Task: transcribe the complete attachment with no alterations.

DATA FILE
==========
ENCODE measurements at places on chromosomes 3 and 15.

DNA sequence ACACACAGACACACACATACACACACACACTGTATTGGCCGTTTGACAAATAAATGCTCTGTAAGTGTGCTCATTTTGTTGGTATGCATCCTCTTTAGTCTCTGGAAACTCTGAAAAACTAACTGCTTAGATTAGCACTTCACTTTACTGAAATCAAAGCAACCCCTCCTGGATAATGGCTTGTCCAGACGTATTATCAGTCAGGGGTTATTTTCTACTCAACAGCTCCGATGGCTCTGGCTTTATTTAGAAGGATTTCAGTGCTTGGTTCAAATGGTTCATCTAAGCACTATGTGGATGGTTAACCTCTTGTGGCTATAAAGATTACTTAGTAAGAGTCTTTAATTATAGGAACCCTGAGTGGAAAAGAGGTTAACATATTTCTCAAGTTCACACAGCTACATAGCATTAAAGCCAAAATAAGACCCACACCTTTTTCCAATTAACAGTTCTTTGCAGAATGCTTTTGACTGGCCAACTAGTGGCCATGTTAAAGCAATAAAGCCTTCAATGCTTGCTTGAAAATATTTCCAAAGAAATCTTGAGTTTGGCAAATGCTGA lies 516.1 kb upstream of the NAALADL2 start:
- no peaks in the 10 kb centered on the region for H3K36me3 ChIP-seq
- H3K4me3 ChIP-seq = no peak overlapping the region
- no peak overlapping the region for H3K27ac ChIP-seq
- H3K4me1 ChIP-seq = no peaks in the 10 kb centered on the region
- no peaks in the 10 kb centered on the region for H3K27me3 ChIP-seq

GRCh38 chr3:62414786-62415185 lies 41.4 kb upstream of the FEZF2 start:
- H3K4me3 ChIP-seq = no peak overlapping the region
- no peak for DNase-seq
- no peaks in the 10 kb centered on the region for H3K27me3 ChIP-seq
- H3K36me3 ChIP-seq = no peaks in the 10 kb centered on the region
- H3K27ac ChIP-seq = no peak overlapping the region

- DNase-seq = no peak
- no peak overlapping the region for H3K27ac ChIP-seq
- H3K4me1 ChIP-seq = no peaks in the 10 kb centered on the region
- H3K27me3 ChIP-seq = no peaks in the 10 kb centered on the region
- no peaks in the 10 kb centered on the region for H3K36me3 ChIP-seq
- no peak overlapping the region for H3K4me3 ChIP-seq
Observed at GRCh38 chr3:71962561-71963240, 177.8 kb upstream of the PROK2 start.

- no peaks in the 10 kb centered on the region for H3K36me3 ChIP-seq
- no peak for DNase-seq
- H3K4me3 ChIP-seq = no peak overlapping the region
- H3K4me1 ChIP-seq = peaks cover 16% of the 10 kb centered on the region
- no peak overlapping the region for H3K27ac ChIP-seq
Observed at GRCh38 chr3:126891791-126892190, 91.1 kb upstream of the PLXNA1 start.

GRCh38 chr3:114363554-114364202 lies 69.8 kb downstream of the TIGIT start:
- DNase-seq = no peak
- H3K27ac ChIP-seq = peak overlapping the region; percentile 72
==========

ENCODE measurements at places on chromosomes 3 and 15.

DNA sequence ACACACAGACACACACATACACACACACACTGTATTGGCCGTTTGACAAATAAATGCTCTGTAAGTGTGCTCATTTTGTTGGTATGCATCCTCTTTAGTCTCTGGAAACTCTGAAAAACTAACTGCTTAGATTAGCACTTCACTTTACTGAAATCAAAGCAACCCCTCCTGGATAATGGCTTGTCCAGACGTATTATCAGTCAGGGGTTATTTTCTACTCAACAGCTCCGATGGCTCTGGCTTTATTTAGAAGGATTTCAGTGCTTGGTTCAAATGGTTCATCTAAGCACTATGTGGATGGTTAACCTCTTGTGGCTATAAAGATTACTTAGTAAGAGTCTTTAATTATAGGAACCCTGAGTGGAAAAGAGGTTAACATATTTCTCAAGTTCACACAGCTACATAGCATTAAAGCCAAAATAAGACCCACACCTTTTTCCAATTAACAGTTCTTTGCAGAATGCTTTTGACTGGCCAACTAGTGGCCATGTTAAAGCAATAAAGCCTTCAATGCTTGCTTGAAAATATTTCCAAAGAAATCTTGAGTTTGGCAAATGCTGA lies 516.1 kb upstream of the NAALADL2 start:
- no peaks in the 10 kb centered on the region for H3K36me3 ChIP-seq
- H3K4me3 ChIP-seq = no peak overlapping the region
- no peak overlapping the region for H3K27ac ChIP-seq
- H3K4me1 ChIP-seq = no peaks in the 10 kb centered on the region
- no peaks in the 10 kb centered on the region for H3K27me3 ChIP-seq

GRCh38 chr3:62414786-62415185 lies 41.4 kb upstream of the FEZF2 start:
- H3K4me3 ChIP-seq = no peak overlapping the region
- no peak for DNase-seq
- no peaks in the 10 kb centered on the region for H3K27me3 ChIP-seq
- H3K36me3 ChIP-seq = no peaks in the 10 kb centered on the region
- H3K27ac ChIP-seq = no peak overlapping the region

- DNase-seq = no peak
- no peak overlapping the region for H3K27ac ChIP-seq
- H3K4me1 ChIP-seq = no peaks in the 10 kb centered on the region
- H3K27me3 ChIP-seq = no peaks in the 10 kb centered on the region
- no peaks in the 10 kb centered on the region for H3K36me3 ChIP-seq
- no peak overlapping the region for H3K4me3 ChIP-seq
Observed at GRCh38 chr3:71962561-71963240, 177.8 kb upstream of the PROK2 start.

- no peaks in the 10 kb centered on the region for H3K36me3 ChIP-seq
- no peak for DNase-seq
- H3K4me3 ChIP-seq = no peak overlapping the region
- H3K4me1 ChIP-seq = peaks cover 16% of the 10 kb centered on the region
- no peak overlapping the region for H3K27ac ChIP-seq
Observed at GRCh38 chr3:126891791-126892190, 91.1 kb upstream of the PLXNA1 start.

GRCh38 chr3:114363554-114364202 lies 69.8 kb downstream of the TIGIT start:
- DNase-seq = no peak
- H3K27ac ChIP-seq = peak overlapping the region; percentile 72